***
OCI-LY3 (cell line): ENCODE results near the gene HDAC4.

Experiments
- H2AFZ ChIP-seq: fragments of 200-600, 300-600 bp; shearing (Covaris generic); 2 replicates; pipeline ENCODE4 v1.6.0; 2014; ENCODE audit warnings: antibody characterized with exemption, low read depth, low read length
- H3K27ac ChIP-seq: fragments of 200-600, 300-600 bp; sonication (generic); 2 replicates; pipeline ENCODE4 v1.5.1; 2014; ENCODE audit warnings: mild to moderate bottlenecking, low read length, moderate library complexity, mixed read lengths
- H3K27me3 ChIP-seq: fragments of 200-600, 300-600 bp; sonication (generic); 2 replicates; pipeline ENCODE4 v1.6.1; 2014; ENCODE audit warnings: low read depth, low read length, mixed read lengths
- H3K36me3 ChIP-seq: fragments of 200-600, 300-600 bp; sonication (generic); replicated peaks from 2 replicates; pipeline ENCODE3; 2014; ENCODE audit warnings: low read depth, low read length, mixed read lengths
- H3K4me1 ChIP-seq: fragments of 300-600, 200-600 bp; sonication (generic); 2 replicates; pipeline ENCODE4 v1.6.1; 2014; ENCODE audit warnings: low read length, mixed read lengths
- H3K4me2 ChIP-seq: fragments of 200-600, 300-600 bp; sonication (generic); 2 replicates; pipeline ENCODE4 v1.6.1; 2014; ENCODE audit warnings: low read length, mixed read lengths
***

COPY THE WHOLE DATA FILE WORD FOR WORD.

OCI-LY3 (cell line): ENCODE results near the gene HDAC4.

Experiments
- H2AFZ ChIP-seq: fragments of 200-600, 300-600 bp; shearing (Covaris generic); 2 replicates; pipeline ENCODE4 v1.6.0; 2014; ENCODE audit warnings: antibody characterized with exemption, low read depth, low read length
- H3K27ac ChIP-seq: fragments of 200-600, 300-600 bp; sonication (generic); 2 replicates; pipeline ENCODE4 v1.5.1; 2014; ENCODE audit warnings: mild to moderate bottlenecking, low read length, moderate library complexity, mixed read lengths
- H3K27me3 ChIP-seq: fragments of 200-600, 300-600 bp; sonication (generic); 2 replicates; pipeline ENCODE4 v1.6.1; 2014; ENCODE audit warnings: low read depth, low read length, mixed read lengths
- H3K36me3 ChIP-seq: fragments of 200-600, 300-600 bp; sonication (generic); replicated peaks from 2 replicates; pipeline ENCODE3; 2014; ENCODE audit warnings: low read depth, low read length, mixed read lengths
- H3K4me1 ChIP-seq: fragments of 300-600, 200-600 bp; sonication (generic); 2 replicates; pipeline ENCODE4 v1.6.1; 2014; ENCODE audit warnings: low read length, mixed read lengths
- H3K4me2 ChIP-seq: fragments of 200-600, 300-600 bp; sonication (generic); 2 replicates; pipeline ENCODE4 v1.6.1; 2014; ENCODE audit warnings: low read length, mixed read lengths